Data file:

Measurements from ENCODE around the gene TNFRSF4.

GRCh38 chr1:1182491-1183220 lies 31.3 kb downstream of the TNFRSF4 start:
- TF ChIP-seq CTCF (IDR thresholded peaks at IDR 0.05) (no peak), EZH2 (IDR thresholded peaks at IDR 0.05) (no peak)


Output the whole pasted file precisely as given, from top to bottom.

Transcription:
Measurements from ENCODE around the gene TNFRSF4.

GRCh38 chr1:1182491-1183220 lies 31.3 kb downstream of the TNFRSF4 start:
- TF ChIP-seq CTCF (IDR thresholded peaks at IDR 0.05) (no peak), EZH2 (IDR thresholded peaks at IDR 0.05) (no peak)